Saturday, April 7, 2012

The second season syndrome




The second season syndrome is an occurrence at every top league in the world. We’ve seen it happen to top players and to newly-promoted teams. It’s a downturn in fortune whereby if a team, or a player, has had a very successful first season in a league that’s new to them, the following season they will fail to impress or achieve the same heights - it’s commonly called the second season syndrome. Does it really exist?

It’s not a general rule at all, but it happens quite often and there are obviously numerous exceptions to the rule. However, this equation comes around due to opposing teams and players figuring out various ways to stopping these players, or teams, who’ve had success without being challenged.

For example, this season in the Premier League, we’ve seen it happen to Javier “Chicharito” Hernandez at Manchester United. He hasn’t had a bad season by any means so far, but he’s been nowhere near the ruthless form he showed in front of goal last season. Why is that? Second season syndrome. How did it happen? Defenders figured him out. His traditional quick runs into the box, which were his trademark and helped him get the bulk of his goals last season, have been minimized thanks to defenders and managers reading his game and blocking that aspect of his game out. Hernandez has now got to try and change his style of play to hit back his peak form. It’s not beyond him as he has the talent to do so, but even he recently testified to suffering from this “syndrome”.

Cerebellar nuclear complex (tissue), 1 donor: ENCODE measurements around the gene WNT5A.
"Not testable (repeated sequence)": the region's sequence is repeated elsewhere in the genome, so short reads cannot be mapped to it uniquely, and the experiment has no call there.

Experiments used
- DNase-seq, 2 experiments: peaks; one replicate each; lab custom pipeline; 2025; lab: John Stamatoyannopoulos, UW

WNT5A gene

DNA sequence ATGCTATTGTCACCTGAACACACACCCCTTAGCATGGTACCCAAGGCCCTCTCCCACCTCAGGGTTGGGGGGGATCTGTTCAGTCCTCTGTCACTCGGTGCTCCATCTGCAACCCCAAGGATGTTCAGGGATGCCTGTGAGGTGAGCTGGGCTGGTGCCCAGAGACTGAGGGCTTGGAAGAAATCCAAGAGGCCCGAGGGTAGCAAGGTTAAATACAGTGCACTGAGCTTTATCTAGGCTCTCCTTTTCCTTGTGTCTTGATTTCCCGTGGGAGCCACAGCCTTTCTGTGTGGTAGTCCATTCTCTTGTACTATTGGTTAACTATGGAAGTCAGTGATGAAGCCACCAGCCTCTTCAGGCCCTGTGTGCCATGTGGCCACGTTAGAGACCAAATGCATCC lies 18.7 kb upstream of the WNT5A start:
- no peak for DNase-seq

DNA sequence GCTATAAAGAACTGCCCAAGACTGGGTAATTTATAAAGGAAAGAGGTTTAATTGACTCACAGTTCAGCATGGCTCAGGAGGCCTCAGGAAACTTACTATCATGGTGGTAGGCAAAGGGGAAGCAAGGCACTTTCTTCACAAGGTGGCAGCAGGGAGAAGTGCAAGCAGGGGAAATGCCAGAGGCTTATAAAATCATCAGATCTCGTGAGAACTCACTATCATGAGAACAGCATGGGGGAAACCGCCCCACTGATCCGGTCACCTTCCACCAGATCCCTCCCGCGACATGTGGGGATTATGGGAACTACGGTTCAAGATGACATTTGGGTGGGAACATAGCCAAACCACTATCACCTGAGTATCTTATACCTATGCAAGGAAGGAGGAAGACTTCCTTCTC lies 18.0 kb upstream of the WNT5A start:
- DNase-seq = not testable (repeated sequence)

There are many examples of teams which have suffered a similar fate, and in the Premier League there have been a bunch of examples but we’ll go for one that isn’t far off our memories: Hull City. In their Premier League debut season in 2008-2009, there was a time (in October 2008 I believe), when Hull were happily sitting in 3rd place in the league and quickly becoming everyone’s second team. They had style, they had guile and they had passion. Phil Brown had people hailing him as the next big thing in England. However, just as the season began to drag on, Hull’s men were reaching their final legs in the season. They managed to beat the drop and stayed up by being 1 point above the relegation places. It was considered a great feat. But that was their first season in the Premier League. What happened the following season? Second season syndrome came and bit them badly. Hull finished second from bottom and got relegated. We’ve seen the same thing happen to teams such as Bradford City, Ipswich Town, West Ham, Reading, Birmingham and a whole bunch of other clubs.

The true quality of players and teams is having the ability to consistently perform at a level which opponents struggle to deal with game after game, month after month, year after year. Being a one-trick pony can only help a team or player for so long, but then it fades. Having a variety of ways to get the better of what’s put in front of you is excellence and perfectionism in the making. Just like in any walk of life, “it’s a long way to the top” and it’s difficult to get there, but the hardest part is staying at the top.

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